The Solomon Islands on Wednesday holds its first election since a major peacekeeping mission to the Pacific nation ended in 2017, with police confident the vote will be violence-free.
The country of 660,000 was wracked by ethnic tensions when the Australian-led Regional Assistance Mission to Solomon Islands (RAMSI) intervention began in 2003.
Elections in 2006 sparked rioting in the capital Honiara but two years ago the situation was deemed stable enough for RAMSI to end its operations and hand over security responsibilities to the Royal Solomon Islands Police Force.
The police were once notoriously corrupt but current commissioner Matthew Varley said his revamped force was ready to ensure the election was trouble free.
He said some 1,600 officers would patrol polling booths nationwide, backed by logistical support from the Australian and New Zealand military, including six helicopters.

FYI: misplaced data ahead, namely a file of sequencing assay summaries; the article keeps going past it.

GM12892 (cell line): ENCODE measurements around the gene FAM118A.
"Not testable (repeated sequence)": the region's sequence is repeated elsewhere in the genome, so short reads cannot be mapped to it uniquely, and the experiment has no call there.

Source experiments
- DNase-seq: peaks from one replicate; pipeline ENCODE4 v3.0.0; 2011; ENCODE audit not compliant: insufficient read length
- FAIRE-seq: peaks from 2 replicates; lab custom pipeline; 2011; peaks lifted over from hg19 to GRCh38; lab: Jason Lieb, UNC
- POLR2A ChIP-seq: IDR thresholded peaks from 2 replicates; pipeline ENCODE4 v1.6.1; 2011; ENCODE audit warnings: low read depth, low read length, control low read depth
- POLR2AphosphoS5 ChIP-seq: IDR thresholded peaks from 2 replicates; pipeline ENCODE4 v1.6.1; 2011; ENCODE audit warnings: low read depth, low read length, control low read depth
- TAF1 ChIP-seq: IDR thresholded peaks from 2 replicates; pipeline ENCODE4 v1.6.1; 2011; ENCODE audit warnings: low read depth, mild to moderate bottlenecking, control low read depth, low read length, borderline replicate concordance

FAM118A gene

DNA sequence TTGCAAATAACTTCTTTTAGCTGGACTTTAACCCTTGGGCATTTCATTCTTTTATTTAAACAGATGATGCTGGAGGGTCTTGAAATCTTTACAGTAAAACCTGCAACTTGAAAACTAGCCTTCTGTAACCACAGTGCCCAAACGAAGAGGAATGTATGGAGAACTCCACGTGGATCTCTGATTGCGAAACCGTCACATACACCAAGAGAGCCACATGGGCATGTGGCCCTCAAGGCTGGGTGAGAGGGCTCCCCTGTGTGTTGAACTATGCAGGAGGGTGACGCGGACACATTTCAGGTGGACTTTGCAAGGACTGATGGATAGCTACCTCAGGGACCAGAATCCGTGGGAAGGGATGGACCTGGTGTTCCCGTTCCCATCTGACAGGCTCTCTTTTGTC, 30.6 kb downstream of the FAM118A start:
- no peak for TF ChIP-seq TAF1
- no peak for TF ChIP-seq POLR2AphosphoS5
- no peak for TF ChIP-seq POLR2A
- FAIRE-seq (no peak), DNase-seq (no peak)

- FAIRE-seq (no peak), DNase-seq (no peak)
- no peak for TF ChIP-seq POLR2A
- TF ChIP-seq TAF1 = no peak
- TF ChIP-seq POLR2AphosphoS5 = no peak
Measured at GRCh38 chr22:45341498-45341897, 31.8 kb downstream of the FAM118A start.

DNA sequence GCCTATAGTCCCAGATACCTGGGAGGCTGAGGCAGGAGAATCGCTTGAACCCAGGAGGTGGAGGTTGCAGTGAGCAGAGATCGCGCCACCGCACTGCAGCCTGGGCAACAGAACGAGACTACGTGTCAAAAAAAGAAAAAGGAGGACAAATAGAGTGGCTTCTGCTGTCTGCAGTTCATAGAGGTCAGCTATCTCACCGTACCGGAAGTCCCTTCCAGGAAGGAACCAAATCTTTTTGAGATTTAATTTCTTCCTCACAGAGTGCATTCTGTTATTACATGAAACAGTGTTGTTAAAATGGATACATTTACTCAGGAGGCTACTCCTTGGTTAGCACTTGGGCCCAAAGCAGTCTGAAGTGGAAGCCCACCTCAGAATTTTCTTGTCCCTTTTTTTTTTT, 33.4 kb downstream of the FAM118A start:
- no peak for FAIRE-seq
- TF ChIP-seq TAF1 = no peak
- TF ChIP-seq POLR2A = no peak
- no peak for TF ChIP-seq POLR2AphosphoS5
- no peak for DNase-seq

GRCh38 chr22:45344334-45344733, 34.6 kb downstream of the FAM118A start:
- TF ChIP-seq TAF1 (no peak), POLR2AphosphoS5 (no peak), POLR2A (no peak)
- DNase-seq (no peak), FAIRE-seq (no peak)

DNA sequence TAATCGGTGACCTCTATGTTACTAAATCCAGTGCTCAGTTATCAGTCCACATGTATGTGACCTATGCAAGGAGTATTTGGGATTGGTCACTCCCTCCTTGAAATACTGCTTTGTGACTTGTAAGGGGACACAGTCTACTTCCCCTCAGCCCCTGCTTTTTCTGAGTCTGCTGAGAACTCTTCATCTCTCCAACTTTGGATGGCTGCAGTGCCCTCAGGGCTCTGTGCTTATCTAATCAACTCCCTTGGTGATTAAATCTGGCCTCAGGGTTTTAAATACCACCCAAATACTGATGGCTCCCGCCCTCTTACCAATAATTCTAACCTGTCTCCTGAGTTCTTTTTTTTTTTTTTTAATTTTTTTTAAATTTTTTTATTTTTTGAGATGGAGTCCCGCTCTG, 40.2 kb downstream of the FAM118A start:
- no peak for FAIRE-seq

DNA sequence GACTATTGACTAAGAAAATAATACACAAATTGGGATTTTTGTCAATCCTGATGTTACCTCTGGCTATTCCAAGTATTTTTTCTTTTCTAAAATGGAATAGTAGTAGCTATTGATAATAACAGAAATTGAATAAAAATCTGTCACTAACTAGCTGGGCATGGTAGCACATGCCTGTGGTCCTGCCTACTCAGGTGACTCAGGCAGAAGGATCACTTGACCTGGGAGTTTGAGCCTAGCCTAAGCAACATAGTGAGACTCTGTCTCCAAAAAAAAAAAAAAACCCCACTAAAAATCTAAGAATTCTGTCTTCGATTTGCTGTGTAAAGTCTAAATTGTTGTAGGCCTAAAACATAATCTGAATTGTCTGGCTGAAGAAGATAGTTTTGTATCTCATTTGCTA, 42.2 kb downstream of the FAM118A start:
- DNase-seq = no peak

"The feedback received from the people, especially in the communities, is that they want to see political change but not political violence," he said.
More than 300 candidates will contest 50 parliamentary seats in the first-past-the-post election.
Most voters live in small rural communities and personal allegiances sway voters more than political parties, making elections difficult to predict.
Results of the election are not expected to be known for several days as they trickle in from far-flung island electorates.
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